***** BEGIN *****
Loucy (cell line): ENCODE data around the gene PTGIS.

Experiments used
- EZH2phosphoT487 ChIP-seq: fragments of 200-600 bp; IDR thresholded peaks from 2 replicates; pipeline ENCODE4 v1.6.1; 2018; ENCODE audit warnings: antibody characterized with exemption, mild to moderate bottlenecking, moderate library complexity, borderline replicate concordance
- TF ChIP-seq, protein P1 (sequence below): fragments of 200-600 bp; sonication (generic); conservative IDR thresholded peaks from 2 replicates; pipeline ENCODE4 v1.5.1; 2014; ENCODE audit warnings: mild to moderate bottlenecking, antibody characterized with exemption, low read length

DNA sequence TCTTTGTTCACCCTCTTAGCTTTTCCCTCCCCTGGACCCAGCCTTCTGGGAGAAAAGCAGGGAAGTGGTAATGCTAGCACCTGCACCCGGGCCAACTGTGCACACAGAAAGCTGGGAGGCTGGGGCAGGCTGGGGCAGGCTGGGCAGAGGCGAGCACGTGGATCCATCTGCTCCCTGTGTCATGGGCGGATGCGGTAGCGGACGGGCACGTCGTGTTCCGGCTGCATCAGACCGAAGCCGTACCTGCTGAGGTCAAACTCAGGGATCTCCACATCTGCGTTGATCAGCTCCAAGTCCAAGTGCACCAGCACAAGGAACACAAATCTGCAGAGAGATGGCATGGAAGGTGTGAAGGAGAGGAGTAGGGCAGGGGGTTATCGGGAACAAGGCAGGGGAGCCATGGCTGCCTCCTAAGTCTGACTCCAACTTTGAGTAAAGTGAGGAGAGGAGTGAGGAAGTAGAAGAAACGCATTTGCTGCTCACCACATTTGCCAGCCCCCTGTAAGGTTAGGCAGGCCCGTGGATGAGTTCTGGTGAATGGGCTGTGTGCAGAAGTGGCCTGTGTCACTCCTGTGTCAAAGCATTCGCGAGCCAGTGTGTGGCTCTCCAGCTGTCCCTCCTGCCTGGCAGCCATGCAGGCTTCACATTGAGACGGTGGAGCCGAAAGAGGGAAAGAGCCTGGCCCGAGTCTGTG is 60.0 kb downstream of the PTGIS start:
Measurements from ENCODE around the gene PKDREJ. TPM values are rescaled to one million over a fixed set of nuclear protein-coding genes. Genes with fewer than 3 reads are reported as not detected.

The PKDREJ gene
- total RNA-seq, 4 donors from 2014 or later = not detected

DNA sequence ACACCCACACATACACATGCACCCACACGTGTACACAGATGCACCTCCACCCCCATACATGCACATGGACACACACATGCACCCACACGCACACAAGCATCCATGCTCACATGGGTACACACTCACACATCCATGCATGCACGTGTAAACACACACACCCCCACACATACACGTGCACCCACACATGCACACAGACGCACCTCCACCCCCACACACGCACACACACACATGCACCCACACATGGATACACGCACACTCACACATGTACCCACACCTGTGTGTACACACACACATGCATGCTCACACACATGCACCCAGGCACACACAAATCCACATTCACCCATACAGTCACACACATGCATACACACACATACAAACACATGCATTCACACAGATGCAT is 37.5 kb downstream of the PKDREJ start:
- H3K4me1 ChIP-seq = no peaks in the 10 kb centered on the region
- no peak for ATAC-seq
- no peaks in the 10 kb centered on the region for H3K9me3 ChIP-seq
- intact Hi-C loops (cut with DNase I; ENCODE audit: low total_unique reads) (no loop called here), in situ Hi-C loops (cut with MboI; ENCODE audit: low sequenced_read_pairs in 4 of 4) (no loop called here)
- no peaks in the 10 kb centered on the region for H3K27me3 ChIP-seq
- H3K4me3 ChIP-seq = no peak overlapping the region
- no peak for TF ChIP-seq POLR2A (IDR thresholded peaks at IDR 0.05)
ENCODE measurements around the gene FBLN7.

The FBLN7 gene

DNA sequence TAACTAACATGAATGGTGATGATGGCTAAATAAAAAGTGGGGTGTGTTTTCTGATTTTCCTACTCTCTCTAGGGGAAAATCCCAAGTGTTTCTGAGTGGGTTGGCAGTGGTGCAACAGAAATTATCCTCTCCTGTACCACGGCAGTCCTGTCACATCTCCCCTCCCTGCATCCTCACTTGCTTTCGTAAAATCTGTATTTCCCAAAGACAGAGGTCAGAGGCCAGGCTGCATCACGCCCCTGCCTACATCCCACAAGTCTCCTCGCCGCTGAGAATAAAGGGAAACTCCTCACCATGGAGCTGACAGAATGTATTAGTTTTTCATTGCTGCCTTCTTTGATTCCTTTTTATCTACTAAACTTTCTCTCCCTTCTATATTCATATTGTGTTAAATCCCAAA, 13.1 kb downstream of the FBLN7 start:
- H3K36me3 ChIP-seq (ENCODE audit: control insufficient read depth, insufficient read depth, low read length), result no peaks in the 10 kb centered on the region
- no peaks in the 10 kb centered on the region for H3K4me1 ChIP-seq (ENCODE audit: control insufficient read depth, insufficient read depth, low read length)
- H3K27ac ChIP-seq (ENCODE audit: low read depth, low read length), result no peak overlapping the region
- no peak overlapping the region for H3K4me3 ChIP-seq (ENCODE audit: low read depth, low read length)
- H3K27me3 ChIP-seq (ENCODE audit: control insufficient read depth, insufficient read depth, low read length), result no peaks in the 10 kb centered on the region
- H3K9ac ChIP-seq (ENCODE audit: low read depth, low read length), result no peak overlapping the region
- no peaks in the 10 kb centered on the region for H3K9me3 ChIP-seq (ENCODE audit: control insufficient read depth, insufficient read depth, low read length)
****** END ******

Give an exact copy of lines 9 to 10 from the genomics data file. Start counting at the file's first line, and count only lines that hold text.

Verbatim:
DNA sequence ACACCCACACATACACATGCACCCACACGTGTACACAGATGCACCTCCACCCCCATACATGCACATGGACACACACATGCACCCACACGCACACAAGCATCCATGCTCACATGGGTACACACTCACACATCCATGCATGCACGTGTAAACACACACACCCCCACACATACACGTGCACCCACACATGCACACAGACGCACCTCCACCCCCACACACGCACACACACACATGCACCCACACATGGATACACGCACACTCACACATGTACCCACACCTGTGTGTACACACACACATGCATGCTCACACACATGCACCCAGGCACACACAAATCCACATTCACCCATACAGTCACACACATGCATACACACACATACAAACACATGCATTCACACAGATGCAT is 37.5 kb downstream of the PKDREJ start:
- H3K4me1 ChIP-seq = no peaks in the 10 kb centered on the region